Yeti, the so-called Tinder for places, has just been acquired by a group of private investors, according to the company. Yeti’s CEO and co-founder, Alex Capecelatro, will be shifting his focus to a new venture, but will continue to work with the company as a strategic adviser. Andy Mazzarella, a serial entrepreneur with 30 years of experience in tech and finance, will be taking over as Yeti’s CEO.
The private investors, which include one of Hyphos’s (Yeti’s parent company) largest investors, Jim Armstrong, a Managing Director at March Capital Partners, are looking to continue on with the original mission of the app Capecelatro said.
“[Yeti] needs significant capital to get to the next level. We had been approached by a few of the larger Silicon Valley tech companies about an acquisition and decided to explore that option.” During that phase, Capecelatro said it became clear that the product he had helped build would be dismantled if it were acquired by a major player and he also started chatting with Tim Gill, the founder of Quark, about starting an AI venture which sounds like it caused him to grow reticent about being acqui-hired.
“Selling Yeti to a big name tech company would have been nice for my resume but not how I wanted to spend the next 4+ years of my life,” Capecelatro said. “For a period [Gill] was going to acquire Yeti and we were going to build it around the AI engine but when we were approached by the investment group about a sale all the pieces came together.”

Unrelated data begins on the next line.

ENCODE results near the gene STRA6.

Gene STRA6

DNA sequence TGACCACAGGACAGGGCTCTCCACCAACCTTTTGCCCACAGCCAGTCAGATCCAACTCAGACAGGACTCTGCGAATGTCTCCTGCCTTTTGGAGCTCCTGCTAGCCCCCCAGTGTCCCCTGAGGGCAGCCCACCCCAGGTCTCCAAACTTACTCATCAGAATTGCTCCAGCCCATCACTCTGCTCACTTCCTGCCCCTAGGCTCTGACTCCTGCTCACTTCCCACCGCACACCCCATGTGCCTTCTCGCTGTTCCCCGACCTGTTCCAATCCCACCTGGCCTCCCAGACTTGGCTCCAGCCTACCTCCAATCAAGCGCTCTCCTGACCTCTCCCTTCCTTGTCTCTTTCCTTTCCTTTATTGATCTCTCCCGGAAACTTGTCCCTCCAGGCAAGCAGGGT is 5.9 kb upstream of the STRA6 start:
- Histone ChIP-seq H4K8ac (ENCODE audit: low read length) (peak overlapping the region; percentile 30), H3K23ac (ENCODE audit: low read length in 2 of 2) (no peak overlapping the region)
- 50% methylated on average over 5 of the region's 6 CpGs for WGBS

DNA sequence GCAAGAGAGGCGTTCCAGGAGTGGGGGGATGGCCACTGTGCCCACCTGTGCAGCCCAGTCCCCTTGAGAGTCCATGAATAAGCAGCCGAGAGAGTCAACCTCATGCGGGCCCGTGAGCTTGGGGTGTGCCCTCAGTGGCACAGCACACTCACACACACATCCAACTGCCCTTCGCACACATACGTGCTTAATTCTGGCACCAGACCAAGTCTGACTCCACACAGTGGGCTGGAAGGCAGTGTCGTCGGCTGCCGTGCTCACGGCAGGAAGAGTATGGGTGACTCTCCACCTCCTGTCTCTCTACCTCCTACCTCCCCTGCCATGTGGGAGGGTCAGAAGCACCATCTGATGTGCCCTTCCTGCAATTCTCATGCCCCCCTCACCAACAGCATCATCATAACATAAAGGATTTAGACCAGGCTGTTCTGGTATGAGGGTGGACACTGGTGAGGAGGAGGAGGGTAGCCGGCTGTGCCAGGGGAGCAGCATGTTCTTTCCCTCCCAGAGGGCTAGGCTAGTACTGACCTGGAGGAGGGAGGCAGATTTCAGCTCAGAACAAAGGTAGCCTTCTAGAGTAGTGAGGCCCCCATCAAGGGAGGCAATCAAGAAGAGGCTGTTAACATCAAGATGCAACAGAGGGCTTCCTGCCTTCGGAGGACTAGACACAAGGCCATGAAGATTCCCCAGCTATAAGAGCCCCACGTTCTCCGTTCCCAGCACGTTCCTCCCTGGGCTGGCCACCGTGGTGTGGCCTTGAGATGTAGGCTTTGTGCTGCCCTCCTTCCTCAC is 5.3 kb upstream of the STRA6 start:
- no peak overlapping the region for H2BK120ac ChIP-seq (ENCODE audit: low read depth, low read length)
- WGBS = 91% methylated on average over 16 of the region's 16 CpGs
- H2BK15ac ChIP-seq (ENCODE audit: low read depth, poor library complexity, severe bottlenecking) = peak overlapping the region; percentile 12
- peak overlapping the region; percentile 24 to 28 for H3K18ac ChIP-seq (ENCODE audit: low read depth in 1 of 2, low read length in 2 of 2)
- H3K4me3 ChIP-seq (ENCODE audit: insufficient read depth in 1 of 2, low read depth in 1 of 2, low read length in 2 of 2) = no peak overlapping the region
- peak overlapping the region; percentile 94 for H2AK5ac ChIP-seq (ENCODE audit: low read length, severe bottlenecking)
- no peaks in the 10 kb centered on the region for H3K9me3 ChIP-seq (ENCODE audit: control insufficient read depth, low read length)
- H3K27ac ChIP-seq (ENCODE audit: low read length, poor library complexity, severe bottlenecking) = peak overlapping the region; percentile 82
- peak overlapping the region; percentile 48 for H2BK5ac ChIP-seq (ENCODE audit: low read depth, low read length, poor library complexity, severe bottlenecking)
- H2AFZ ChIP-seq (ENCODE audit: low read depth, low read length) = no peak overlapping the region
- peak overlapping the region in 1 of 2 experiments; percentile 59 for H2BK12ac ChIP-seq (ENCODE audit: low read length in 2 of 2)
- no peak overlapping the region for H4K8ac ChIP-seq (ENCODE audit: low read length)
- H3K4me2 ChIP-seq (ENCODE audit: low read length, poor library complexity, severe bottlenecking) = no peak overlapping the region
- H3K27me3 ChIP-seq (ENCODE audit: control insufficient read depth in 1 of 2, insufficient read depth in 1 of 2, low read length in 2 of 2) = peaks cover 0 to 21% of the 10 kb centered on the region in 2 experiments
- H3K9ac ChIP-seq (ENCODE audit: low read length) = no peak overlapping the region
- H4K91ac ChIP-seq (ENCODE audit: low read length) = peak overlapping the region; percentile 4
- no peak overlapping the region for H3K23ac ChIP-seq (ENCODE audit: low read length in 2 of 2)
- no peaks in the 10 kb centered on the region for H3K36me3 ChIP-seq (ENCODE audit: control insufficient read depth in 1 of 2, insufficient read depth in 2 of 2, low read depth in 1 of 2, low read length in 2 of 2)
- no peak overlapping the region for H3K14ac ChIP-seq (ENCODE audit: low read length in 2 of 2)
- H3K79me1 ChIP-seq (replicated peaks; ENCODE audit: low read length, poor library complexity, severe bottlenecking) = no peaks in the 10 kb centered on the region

Capecelatro founded Yeti’s parent company, Hyphos, in 2011 and began working on At the Pool, a people discovery app that helped users find friends to activities with. At the Pool would eventually turn into Yeti as Capecelatro and the rest of the team saw users engaging with the app differently than they had foreseen.
“As the product grew it became clear people were using the app to find local information more than connect with people,” Capecelatro said. “For example, instead of finding someone to rock climb with, our members were discussing the best local rock climbing gyms and bouldering spots.”
The app has garnered users in over 120 countries who have used the app to discover cool local places to check out.
Central to Yeti’s success has been its recommendation engine which adapts to users interests as they swipe on places they’re interested in visiting. Capecelatro said he will be leaving Yeti and joining Gill to found a voice-controlled home automation interface, Josh.ai.
While Capecelatro is leaving his role as chief of the company to start his new venture, he said he is still very excited to see where the new owners and leadership take Yeti.
“I love that Yeti will continue, our users won’t be forgotten about, and new capital and talent will be injected. While the product is just over a year old, it’s part of an effort that’s been building over the last 5 years. It’s time to bring in a new perspective to take things to the next level.”